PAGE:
The Cavapoo’s size usually varies between 11 and 14 inches for the Toy Cavapoo and between12 and 16 inches for the Miniature Cavapoo.
Their weight ranges from 11 to 22 lbs.
What is the Life Expectancy of the Cavapoo?
The life expectancy of the Cavapoo is 10 to 15 years.
Intelligence, Temperament and Personality Traits of the Cavapoo
The Cavapoo is known for his exceptional temperament, which makes him a great family pet.
He’s extremely friendly and sweet, getting along well with children and pets. Having little prey drive, he’s an ideal dog for sharing a home with other furry pets.
Intelligent and people-oriented, the Cavapoo is a great choice for first-time dog owners because he’s adaptable and easy to handle.
Because he is so fond of people, he may develop separation anxiety when left alone, which should be tackled early from puppyhood.
Training, with positive reinforcement and gentle treatment, will help raise a healthy, well-rounded dog. Despite his short attention span, the Cavapoo is generally easy to train, as long as consistency is kept.
Housetraining may be more difficult, typically requiring more time than other dogs usually do. Loyal, social, and kind, the Cavapoo also makes a good therapy dog.
He’s also a good watchdog, making sure his owner is warned of any incoming visitor.
The Cavapoo’s Diet
The Cavapoo can eat almost anything, but that doesn’t mean that you should neglect his nutrition.
His dog food shouldn’t contain harmful chemicals. Never feed your Cavapoo preserved foods because he may develop allergic reactions to them
It should also not contain harmful meat chemicals. If you are feeding your dog a human diet, remember that raw meat may contain E-Coli, bacteria which cause poisoning.
Chicken, beef, or other meat that has gone through processing will suit your Cavapoo.
Never give your Cavapoo food with generic animal fat. Healthy fat comes from fish oil, chicken fat, and beef fat.
He needs lots of meat-based protein. That should come from lean beef, turkey, lamb, chicken, or deer.
Remember that your Cavapoo should eat a diet that is 75% protein to fat. Too much fat in his diet may lead to obesity and liver problems.
Other owners may have told you that food for people is not suitable for dogs. However, some of it may serve as excellent treats.
Chicken is a healthy and delicious meal to serve him. Both cooked and raw chicken are safe, but never feed him chicken bones.
Cheese is another treat that will not compromise you’re his well-being. It contains protein and calcium, two nutrients that your Cavapoo needs for healthy development.
You may feed your dog carrots as well. They are low in calories but high in vitamin A.
Dogs, like humans, can get bored eating the same thing all the time. Try to give your Cavapoo a variety of fruits.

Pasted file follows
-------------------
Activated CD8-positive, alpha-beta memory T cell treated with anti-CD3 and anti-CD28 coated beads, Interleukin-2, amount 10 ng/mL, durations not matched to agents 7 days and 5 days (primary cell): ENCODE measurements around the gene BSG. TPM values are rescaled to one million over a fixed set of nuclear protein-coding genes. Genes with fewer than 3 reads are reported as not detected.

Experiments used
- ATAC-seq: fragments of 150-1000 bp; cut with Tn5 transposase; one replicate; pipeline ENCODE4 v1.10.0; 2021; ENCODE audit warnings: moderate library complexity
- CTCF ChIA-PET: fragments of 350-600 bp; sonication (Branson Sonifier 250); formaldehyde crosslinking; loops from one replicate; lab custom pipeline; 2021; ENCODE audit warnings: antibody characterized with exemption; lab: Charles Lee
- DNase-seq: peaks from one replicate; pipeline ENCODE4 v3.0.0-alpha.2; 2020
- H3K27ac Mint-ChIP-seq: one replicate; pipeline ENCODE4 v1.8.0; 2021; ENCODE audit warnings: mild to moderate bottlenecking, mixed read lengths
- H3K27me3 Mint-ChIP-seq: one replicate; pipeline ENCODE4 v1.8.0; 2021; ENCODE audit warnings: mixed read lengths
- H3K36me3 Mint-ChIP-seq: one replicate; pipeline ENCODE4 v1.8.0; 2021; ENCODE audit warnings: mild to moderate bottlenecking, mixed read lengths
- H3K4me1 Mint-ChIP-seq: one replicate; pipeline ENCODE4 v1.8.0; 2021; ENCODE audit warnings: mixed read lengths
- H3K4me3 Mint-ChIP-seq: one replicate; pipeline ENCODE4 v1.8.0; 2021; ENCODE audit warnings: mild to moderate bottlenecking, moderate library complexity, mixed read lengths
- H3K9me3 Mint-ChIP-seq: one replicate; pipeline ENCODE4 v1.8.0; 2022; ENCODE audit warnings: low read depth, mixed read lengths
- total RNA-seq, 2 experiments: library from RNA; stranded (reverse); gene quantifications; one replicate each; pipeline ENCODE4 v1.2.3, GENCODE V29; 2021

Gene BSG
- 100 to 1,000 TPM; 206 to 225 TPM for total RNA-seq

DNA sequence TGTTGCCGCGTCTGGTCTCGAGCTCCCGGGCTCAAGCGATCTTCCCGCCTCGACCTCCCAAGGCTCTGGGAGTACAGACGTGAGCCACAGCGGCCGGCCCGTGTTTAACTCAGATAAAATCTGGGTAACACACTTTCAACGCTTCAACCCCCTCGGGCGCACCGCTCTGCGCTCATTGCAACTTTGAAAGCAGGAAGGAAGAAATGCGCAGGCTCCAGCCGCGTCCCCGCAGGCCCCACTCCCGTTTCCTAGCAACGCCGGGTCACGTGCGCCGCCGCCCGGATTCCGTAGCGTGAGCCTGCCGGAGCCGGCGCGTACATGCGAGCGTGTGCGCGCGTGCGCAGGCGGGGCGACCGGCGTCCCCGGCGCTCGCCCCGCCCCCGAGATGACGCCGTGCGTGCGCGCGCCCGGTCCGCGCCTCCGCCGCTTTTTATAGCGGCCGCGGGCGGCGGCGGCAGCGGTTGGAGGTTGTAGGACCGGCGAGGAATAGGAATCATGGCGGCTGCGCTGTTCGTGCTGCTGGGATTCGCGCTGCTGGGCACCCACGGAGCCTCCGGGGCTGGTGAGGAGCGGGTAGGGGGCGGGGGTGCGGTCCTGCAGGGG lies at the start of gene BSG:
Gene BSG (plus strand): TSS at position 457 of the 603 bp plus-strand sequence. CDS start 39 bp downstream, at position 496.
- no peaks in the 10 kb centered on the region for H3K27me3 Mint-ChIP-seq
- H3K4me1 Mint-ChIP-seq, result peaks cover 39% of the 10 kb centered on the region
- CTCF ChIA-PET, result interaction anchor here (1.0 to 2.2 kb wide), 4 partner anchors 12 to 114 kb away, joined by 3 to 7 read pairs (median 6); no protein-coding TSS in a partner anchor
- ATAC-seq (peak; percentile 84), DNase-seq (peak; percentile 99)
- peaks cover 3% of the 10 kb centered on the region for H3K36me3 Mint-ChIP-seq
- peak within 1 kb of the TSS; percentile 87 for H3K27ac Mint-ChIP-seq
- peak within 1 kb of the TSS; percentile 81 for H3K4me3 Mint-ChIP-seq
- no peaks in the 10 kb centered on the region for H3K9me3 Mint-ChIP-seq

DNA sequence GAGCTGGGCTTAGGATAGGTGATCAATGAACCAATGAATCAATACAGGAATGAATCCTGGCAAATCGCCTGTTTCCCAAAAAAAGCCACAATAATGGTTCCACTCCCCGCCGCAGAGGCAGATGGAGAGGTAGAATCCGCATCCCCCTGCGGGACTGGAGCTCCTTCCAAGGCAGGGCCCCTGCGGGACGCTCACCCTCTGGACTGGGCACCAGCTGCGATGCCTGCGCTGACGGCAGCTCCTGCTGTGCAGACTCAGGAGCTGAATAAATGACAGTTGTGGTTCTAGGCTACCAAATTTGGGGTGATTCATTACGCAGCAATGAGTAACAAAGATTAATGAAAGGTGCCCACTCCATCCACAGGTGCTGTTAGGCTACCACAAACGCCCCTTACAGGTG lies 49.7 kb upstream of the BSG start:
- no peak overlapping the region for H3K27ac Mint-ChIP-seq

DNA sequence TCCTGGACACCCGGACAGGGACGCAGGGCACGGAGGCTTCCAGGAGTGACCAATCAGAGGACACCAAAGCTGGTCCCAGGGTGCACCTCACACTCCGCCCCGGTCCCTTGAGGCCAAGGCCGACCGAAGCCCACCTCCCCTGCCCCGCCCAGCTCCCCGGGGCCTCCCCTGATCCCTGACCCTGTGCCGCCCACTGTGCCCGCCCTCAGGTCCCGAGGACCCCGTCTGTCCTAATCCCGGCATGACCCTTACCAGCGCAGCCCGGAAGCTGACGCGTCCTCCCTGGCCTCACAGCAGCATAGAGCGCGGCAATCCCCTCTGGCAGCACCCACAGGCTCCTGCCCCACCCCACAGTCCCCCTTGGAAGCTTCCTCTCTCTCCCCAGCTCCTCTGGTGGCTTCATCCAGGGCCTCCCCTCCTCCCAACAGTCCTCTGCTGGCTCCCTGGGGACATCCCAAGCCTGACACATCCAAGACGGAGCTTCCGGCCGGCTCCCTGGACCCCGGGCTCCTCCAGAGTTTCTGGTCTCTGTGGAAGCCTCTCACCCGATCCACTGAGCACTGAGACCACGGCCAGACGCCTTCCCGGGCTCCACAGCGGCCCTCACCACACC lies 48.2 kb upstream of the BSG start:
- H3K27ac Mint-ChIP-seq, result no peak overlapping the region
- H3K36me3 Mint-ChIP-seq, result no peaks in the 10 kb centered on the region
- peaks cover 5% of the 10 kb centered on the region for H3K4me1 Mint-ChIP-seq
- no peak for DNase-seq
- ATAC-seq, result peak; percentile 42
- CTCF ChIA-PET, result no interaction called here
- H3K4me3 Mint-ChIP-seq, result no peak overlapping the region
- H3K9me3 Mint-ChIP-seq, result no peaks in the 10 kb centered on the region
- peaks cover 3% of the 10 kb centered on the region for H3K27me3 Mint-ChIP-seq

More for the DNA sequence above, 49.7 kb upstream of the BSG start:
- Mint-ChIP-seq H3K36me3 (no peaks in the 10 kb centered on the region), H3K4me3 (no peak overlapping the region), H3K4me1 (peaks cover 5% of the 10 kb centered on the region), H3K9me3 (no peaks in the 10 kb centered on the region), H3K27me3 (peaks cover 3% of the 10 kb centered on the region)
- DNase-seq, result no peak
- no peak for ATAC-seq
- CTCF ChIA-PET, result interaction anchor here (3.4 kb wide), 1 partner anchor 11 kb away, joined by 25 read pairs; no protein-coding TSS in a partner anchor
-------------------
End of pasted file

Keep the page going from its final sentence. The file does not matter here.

How Much Exercise Does a Cavapoo Need?
Cavapoos require moderate exercise. They are a small breed and do not require high physical activity.
Nevertheless, they need at least one long walk each day.
While a short morning walk will suffice, a longer, more interesting walk in the afternoon, with some level of physical and mental stimulation, will keep them healthy and alert.
These dogs also like to roam around a back garden as often as possible so that they can really let off steam.
However, the fence needs to be extremely secure to keep them in. If they discover a weakness in your fence, they will try to escape and get into all kinds of trouble.
Cavapoo Health and Conditions
The Cavapoo, like other mixed breeds, is known to suffer from hereditary health conditions that usually affect their parent breeds.
These include syringomyelia, mitral valve disease, cataracts, hip dysplasia, luxating patella, progressive retinal atrophy, entropion, distichiasis, urolithiasis, cryptorchidism, and tracheal collapse.
My Final Thoughts on the Cavapoo
The Cavapoo is known for being affectionate, friendly, and loyal companions and family pets.
He is known for being extremely sweet-natured, which means he gets on with everyone and everything.
He becomes totally devoted to his family, loving nothing more than to be part of a household and involved in everything that goes on in the home.
The Cavapooi s an all-round, highly adaptable small dog and one that fits in with most lifestyles with no trouble.
The only downside to owning a Cavapoo is that he craves human company. He hates to be alone.
He is happiest when he lives in a household where one person usually stays at home when everyone else is out.
If left to his own devices for long periods of time, he can quickly develop unwanted behavioral issues which can be hard to correct.